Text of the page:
Older adults on involuntary hold status in the emergency department

Patricia Y. Chipi, M. Caroline Burton, Priyanka Vijapura, Christian Lachner, Tyler F. Vadeboncoeur, Sandeep R. Pagali, Michael J. Maniaci

Research output: Contribution to journalArticlepeer-review


Background: As the United States' population ages, the health care system will experience overall change. This study aims to identify factors in the older adult that may contribute to involuntary hold status in the ED. Methods: This study is a retrospective review conducted at a suburban acute-care hospital ED of adult patients evaluated while on involuntary hold from January 1, 2014, through November 30, 2015. Older adults (patients born on or before 06/31/1964) were compared to younger adults (born on or after 07/01/1964) according to demographic and clinical variables including medical comorbidity, ED length of stay, reason for involuntary hold, psychiatric disorder, suicide attempt, substance use disorder, serum alcohol level, urine drug testing, medical comorbidity, violence in the ED, 30-day ED readmission, and 30-day mortality. Results: Of 251 patients, 90 (35.9%) were older adults. The most common reason for involuntary hold in both cohorts was suicidal ideation. Medical comorbidities were more prevalent in older adults [60 (66.7%) vs. 64 (39.8%), P ≤.0001]. Older adults were less likely to report current drug abuse [31 (34.4%) vs. 77 (47.8%), P = .04]. The most commonly misused substance in both groups was alcohol; however, despite similar rates, blood alcohol levels (BAC) and urine drug screen (UDS) were performed less often in older adults. Cohorts were not significantly different with respect to sex, race, violence in the ED, psychiatric diagnosis, and ED LOS. Conclusions: Involuntary older adult patients present with medical comorbidities that impact mental health. In the ED, they are less likely report substance use, and drug screening may be underutilized. Medical needs make their care unique and may present challenges in transfer of care to inpatient psychiatric facilities.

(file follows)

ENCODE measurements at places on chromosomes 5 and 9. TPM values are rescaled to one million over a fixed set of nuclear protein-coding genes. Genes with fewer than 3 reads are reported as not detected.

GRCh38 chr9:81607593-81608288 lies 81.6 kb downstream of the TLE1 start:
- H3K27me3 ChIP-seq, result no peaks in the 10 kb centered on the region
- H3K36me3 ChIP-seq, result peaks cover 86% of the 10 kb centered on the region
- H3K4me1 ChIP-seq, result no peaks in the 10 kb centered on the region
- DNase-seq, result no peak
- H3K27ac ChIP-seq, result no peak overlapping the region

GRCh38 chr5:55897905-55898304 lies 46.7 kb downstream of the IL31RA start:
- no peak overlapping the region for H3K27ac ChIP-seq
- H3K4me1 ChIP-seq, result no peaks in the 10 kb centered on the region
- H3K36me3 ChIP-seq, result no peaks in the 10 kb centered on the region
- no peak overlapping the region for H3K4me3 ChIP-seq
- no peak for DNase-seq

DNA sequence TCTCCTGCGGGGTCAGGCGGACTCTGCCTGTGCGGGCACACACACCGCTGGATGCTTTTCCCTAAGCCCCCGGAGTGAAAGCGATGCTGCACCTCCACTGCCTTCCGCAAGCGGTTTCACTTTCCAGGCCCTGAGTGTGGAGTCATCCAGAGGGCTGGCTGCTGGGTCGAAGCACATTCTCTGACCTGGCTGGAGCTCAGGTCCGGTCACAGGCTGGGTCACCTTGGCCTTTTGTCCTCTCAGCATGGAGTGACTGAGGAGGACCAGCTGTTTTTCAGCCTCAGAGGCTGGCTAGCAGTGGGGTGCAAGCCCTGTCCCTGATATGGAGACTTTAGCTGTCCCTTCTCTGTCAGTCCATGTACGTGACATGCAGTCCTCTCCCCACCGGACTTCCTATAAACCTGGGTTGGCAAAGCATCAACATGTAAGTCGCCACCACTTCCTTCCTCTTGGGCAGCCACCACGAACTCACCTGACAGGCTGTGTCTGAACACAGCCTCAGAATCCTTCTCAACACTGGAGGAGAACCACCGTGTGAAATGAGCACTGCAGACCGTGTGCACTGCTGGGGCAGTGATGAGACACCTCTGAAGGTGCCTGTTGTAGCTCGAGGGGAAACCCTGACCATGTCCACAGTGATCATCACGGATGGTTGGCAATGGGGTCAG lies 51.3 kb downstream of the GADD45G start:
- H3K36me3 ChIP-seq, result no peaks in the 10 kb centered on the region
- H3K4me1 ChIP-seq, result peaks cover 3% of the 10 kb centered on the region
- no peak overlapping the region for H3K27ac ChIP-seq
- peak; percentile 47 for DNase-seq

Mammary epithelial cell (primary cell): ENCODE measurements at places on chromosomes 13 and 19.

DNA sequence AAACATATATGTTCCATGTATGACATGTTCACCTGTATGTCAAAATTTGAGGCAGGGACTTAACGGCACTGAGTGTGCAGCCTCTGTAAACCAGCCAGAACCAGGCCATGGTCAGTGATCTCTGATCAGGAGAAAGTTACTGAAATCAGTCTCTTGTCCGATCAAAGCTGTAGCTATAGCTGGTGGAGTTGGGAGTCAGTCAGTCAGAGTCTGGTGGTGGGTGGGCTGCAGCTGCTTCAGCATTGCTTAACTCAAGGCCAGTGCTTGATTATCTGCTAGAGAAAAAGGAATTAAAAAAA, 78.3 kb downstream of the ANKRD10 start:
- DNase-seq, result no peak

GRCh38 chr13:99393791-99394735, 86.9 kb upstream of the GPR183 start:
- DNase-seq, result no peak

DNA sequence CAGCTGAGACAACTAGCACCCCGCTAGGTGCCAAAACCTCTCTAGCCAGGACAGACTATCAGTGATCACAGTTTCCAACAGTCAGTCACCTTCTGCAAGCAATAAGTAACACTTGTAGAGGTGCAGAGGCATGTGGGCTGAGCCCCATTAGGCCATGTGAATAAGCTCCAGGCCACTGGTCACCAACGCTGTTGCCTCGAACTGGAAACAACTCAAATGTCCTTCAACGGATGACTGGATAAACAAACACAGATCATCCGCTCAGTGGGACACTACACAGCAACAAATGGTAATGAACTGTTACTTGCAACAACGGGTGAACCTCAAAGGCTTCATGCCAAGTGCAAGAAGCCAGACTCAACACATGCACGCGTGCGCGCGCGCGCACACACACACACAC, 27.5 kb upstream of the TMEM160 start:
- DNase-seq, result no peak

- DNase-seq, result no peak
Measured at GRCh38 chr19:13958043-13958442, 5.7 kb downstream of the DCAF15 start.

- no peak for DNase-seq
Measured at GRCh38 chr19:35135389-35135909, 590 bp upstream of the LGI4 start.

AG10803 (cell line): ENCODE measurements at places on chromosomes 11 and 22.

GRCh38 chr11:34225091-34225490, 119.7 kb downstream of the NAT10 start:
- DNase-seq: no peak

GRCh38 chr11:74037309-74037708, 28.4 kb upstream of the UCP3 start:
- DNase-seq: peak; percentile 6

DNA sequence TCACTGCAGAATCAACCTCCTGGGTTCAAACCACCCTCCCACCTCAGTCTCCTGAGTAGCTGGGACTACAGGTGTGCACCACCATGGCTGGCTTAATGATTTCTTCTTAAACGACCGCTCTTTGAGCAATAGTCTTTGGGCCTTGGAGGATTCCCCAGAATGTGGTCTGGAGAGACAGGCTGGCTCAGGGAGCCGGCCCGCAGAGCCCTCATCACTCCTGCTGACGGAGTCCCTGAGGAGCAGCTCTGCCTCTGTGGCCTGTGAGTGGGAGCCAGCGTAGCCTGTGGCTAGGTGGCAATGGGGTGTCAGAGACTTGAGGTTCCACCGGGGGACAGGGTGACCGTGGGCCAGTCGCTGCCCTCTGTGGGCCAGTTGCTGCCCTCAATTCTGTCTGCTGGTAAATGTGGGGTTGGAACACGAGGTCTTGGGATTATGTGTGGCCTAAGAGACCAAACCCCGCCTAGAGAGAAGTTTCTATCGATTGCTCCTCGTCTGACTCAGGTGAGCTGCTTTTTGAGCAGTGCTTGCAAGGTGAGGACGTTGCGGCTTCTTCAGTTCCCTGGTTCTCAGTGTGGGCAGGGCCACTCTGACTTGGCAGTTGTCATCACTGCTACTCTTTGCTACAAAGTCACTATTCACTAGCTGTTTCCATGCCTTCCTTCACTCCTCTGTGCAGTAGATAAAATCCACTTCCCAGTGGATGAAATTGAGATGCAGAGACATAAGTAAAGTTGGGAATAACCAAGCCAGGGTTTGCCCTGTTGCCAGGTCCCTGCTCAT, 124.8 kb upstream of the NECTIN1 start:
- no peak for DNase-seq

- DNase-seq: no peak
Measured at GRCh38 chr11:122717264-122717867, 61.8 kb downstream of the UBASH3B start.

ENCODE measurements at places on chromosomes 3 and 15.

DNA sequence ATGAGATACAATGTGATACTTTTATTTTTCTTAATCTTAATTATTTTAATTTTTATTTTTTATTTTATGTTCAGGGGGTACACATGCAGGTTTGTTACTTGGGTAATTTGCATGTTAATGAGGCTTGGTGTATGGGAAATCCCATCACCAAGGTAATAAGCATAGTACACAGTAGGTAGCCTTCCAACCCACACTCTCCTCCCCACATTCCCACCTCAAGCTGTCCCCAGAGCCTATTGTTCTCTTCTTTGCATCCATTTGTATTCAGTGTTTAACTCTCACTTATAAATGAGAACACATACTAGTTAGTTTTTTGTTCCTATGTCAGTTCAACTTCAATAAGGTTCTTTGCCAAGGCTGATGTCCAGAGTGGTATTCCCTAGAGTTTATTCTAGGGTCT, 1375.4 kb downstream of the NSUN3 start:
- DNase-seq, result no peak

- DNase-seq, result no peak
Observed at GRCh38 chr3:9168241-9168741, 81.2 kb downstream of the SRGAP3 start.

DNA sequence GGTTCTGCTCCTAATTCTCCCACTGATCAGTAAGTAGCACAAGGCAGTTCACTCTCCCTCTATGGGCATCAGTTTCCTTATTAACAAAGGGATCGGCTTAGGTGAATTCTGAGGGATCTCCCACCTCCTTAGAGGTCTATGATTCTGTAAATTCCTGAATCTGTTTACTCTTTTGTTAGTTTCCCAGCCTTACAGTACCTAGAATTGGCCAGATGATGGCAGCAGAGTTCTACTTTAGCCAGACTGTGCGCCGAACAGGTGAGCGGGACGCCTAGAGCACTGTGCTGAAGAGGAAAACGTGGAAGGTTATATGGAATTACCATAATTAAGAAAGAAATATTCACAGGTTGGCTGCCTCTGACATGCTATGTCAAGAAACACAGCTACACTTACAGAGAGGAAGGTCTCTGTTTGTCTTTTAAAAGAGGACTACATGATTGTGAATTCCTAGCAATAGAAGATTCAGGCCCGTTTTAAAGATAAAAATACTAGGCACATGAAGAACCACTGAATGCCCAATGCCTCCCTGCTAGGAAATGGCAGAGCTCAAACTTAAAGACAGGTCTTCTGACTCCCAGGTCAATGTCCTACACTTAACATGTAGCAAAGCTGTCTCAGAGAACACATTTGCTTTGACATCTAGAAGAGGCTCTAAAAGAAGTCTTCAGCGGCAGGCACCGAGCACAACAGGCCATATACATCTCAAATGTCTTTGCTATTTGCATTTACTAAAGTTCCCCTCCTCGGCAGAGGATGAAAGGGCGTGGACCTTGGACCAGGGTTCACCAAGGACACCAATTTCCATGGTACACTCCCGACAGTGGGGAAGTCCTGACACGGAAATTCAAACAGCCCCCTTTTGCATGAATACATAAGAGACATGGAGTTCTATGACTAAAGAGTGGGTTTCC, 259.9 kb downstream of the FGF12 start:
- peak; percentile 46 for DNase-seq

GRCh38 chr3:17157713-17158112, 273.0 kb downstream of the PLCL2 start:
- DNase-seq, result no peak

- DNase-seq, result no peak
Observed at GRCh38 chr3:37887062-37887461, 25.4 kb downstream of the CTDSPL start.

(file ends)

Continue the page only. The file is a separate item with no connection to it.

Original languageEnglish (US)
Pages (from-to)242-247
Number of pages6
JournalAmerican Journal of Emergency Medicine
StatePublished - Jul 2021


  • Baby boomers
  • Involuntary hold
  • Older adults
  • Substance use

ASJC Scopus subject areas

  • Emergency Medicine


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